Did the January 6 Committee’s public hearings do the trick? According to an ABC/Ipsos poll, it would appear to be the case, as almost 60% of those polled believe Trump committed crimes.
In the poll, which was conducted by Ipsos in partnership with ABC News using Ipsos’ KnowledgePanel, 58% of Americans think Trump should be charged with a crime for his role in the riot. That’s up slightly from late April, before the hearings began, when an ABC News/Washington Post poll found that 52% of Americans thought the former president should be charged.
Of course, many held that view beforehand, both because of what was already publicly known and because of their inclination to believe that just because Trump was despicable, he deserved to be prosecuted, much as those who adored Trump refused to believe he could do wrong.
The poll divides along party lines, with 91% of Democrats thinking Trump should be charged with a crime compared to 19% of Republicans. On whether Trump bears a “great deal” or a “good amount” of responsibility for the attack, 91% of Democrats and 21% of Republicans say he does.
Among self-described independents, 62% think Trump should be charged and 61% think he bears a “great deal” or a “good amount” of responsibility.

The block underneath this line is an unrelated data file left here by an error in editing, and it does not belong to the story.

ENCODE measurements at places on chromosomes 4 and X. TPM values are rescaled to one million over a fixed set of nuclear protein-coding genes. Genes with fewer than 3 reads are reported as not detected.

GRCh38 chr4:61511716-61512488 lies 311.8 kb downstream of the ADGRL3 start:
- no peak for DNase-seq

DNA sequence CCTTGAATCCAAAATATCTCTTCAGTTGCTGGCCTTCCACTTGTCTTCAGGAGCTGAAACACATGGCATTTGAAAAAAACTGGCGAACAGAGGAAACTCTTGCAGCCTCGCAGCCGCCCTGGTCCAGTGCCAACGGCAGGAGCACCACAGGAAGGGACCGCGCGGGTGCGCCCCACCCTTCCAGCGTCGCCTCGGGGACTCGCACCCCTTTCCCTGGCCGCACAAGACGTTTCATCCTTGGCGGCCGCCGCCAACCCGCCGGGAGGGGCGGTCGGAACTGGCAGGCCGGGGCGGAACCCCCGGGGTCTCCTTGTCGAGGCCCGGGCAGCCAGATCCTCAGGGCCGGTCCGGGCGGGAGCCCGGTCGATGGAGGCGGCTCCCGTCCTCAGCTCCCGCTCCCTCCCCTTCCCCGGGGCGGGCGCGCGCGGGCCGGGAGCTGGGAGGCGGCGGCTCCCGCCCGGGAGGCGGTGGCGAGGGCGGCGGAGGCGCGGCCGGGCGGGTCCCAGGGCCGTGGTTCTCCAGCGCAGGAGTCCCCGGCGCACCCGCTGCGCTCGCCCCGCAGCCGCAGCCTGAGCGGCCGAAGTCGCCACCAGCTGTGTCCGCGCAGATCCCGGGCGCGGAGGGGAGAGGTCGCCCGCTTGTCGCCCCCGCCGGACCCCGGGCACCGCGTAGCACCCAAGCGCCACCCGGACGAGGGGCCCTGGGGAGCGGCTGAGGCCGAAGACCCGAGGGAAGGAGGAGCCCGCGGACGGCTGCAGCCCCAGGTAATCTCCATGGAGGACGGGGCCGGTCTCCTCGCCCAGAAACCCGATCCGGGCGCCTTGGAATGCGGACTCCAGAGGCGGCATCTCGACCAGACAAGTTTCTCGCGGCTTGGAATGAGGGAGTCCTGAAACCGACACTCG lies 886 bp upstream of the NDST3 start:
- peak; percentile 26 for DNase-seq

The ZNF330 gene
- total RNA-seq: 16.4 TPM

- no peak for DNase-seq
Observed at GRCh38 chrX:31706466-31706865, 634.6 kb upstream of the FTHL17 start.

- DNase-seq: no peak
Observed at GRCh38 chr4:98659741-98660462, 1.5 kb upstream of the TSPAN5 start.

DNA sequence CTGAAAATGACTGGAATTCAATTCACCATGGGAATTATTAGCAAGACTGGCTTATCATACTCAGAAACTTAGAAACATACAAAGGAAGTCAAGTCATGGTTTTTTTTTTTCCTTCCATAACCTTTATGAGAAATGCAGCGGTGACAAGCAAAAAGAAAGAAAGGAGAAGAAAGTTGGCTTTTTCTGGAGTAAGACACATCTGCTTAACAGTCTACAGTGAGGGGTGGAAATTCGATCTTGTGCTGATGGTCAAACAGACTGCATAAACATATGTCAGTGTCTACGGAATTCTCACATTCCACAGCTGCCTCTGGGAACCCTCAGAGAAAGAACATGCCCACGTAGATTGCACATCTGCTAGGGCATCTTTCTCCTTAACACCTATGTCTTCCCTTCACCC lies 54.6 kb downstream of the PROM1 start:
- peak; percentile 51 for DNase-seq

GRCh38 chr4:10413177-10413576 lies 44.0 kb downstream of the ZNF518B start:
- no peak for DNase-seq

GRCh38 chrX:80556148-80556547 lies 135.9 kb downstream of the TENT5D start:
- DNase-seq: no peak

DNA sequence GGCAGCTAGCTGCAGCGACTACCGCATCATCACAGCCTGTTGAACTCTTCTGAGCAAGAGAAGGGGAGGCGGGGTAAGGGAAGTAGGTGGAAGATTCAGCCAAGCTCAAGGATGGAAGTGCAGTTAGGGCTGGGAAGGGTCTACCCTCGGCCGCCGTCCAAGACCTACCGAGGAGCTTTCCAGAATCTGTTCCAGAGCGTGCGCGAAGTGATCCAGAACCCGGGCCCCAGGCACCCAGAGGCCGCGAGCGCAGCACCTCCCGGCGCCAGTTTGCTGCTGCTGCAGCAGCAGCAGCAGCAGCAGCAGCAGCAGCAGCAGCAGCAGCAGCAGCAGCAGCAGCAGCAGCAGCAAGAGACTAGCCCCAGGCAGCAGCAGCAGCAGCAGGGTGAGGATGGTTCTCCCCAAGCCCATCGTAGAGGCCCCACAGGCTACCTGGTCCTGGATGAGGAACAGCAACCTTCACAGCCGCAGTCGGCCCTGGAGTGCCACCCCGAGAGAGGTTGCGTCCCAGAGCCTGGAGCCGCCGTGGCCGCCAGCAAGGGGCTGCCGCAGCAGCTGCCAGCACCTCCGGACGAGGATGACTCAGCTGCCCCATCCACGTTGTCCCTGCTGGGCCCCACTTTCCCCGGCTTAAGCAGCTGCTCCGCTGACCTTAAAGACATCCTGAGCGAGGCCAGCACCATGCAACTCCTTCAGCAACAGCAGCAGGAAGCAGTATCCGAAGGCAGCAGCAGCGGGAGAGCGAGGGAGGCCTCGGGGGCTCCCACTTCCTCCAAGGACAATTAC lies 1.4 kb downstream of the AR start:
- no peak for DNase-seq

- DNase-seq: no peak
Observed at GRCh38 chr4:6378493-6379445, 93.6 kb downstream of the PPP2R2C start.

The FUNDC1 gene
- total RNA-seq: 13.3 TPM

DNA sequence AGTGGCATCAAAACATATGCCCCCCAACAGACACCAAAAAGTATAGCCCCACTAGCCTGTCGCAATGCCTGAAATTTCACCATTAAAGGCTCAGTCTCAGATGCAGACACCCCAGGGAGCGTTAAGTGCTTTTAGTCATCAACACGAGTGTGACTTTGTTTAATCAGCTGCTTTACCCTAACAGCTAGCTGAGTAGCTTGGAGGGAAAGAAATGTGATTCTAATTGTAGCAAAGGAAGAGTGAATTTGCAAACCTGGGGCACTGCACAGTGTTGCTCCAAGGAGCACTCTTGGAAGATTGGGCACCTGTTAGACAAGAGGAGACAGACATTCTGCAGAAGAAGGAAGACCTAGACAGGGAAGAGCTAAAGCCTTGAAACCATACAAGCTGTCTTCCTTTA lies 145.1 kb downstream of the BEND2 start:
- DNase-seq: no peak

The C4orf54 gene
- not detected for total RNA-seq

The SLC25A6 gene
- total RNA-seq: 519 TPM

To be clear, I’m of the view that Trump bears a “great deal” of responsibility. But whether he should be charged with a crime, which has become the new dinner party question exacerbated by the 1/6 Committee’s hearings, raises very different questions.
These will be hard conclusions for Mr. Garland to reach. He would have to believe that the department could probably convince a unanimous jury that Mr. Trump committed crimes beyond a reasonable doubt. Mr. Garland cannot rest this judgment on the Jan. 6 committee’s one-sided factual recitations or legal contentions. Nor can he put much stock in a ruling by a federal judge who, in a civil subpoena dispute — a process that requires a significantly lower standard of proof to prevail than in a criminal trial — concluded that Mr. Trump (who was not represented) “more likely than not” committed a crime related to Jan. 6.
The crux of the confusion has come from both sides of the table. On the one side, the prosecutorial side, progressive New York County district attorney Alvin Bragg, has apparently given up on his office’s efforts to prosecute Trump. The civil action by New York Attorney General Letitia James is ongoing, but is neither criminal nor moving forward with much deliberate speed.